On April 5, President Trump met with officials from the Department of Homeland Security at a U.S. Border Patrol station in Calexico, California. According to CNN, the president told Border Patrol agents that they should disobey court orders and turn back asylum seekers at the border.
Latest in Immigration
Over the past year, the Trump administration has put forth an array of measures to deter immigration to the United States, including separating families, enacting a zero-tolerance stance toward irregular crossings, and—most recently—requiring asylum seekers to remain in Mexico while awaiting their asylum claim decisions. Despite these efforts, in February 2019, apprehension numbers from the United States’s southern border hit their highest levels in 10 years.
Earlier this April, the U.S. Court of Appeals for the Sixth Circuit denied a petition for en banc rehearing in Hamama v. Adducci, finalizing its reversal of the district court’s preliminary injunctions staying removal of a class of Iraqi nationals.
With a purge of the leadership at the Department of Homeland Security, President Trump seems poised to toughen U.S.
A federal court issued a preliminary injunction against the administration’s policy of making asylum seekers wait in Mexico pending the resolution of their cases. The decision prevents the government from implementing or expanding the policy, effective Friday, April 12.
On Monday, Judge Richard Seeborg of the U.S. District Court for the Northern District of California granted a preliminary injuction of the Trump administration's Migrant Protection Protocols requiring non-Mexican migrants seeking asylum in the U.S. to be deported to Mexico while their request is processed. The injuction, issued in Innovation Law Lab et al, v. Nielsen, is scheduled to take effect on Friday, Apr. 12. The order is available in full here and below.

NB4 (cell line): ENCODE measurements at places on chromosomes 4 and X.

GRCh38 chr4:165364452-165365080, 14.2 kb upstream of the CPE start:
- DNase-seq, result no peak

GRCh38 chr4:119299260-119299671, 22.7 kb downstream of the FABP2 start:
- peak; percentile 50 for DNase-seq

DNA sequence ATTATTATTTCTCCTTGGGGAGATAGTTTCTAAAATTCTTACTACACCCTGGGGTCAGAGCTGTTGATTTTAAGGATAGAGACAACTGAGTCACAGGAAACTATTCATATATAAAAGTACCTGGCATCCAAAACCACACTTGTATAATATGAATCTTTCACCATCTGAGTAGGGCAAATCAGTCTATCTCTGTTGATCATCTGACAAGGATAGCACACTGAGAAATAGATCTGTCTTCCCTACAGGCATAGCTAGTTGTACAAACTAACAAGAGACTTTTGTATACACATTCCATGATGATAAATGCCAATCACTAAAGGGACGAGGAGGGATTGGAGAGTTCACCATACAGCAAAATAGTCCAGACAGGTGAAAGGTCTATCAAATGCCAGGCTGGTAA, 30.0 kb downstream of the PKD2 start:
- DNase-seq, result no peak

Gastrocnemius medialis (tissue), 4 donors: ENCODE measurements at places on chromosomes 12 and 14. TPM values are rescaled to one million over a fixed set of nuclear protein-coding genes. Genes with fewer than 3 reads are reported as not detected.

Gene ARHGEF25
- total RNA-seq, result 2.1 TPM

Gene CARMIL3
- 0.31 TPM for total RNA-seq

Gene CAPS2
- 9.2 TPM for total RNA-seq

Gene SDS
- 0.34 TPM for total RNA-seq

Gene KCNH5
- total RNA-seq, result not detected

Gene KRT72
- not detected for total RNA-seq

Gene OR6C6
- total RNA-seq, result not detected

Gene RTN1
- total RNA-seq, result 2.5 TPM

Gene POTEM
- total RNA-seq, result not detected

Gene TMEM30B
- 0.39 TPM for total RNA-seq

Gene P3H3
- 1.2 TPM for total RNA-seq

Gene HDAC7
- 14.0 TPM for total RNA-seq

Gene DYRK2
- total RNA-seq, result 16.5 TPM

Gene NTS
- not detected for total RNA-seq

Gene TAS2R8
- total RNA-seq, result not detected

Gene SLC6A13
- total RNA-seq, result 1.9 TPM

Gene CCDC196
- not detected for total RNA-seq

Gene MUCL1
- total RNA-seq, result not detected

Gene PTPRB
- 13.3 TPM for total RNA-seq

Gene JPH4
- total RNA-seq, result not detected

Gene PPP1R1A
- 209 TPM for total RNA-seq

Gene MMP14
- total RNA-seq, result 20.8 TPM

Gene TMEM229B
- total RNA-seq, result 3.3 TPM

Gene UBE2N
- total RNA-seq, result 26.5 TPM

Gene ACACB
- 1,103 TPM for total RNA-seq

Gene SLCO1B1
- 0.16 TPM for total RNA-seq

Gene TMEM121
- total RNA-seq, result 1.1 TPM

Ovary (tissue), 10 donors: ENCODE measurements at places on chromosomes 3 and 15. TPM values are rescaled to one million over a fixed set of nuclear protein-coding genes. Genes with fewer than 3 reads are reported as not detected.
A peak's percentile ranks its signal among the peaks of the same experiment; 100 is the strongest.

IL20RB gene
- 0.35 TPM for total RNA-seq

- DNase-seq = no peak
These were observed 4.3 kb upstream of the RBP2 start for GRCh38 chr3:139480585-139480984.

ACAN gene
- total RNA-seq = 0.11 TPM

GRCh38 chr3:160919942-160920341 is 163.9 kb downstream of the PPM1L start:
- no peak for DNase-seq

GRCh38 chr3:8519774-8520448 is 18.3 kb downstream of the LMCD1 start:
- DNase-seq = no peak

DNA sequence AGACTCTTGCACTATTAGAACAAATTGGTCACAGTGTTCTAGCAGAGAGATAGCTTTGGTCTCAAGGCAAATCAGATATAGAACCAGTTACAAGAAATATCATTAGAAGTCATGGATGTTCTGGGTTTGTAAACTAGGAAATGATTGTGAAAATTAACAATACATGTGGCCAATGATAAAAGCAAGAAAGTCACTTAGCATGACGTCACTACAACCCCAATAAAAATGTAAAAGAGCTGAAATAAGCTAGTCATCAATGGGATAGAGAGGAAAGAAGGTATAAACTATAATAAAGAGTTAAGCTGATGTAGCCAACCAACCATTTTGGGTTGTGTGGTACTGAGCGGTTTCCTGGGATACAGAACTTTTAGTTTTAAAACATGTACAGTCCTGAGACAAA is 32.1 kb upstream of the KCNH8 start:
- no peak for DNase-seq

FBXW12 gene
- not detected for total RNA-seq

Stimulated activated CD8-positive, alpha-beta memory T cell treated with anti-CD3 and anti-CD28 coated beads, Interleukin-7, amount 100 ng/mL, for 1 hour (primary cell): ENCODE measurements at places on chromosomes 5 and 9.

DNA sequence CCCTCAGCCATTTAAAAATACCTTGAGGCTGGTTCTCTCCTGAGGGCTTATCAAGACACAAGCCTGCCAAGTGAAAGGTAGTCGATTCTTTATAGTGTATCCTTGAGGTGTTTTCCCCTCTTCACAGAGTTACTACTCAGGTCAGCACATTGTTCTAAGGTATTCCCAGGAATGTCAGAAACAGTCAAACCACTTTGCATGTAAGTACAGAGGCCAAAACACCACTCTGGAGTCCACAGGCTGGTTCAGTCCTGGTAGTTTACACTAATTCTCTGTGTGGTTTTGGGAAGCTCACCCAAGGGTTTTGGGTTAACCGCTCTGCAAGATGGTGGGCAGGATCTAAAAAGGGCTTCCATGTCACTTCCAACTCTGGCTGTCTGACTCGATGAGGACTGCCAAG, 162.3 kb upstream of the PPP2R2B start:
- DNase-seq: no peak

The House of Representatives has filed suit over President Trump's efforts to construct a wall along the southern border. The document is available here and below.
On Tuesday, the Trump administration filed motions to dismiss in two lawsuits challenging President Trump’s use of a national emergency declaration to build a wall on the U.S.-Mexico border. The suits, Center for Biological Diversity v. Trump and Alvarez v. Trump, were filed in the U.S. District Court for the District of Columbia immediately following Trump’s Feb. 15 emergency declaration. The government motions to dismiss in both cases are available in full below.
The Supreme Court’s March 19 decision on in Nielsen v. Preap rejected challenges to mandatory detention of certain noncitizens—“aliens” under the Immigration and Nationality Act (INA). Generally speaking, mandatory immigration detention is an exception to the rule that confinement requires an individualized showing of flight risk or dangerousness.
On Monday, the office of Sen. Jack Reed (D-R.I.) released a fact sheet provided by the Department of Defense listing all potential military projects from which funding could be diverted, pursuant to the military construction authorities outlined in President Trump's national emergency declaration, to build a wall on the U.S.-Mexico border. The fact sheet is available here and below.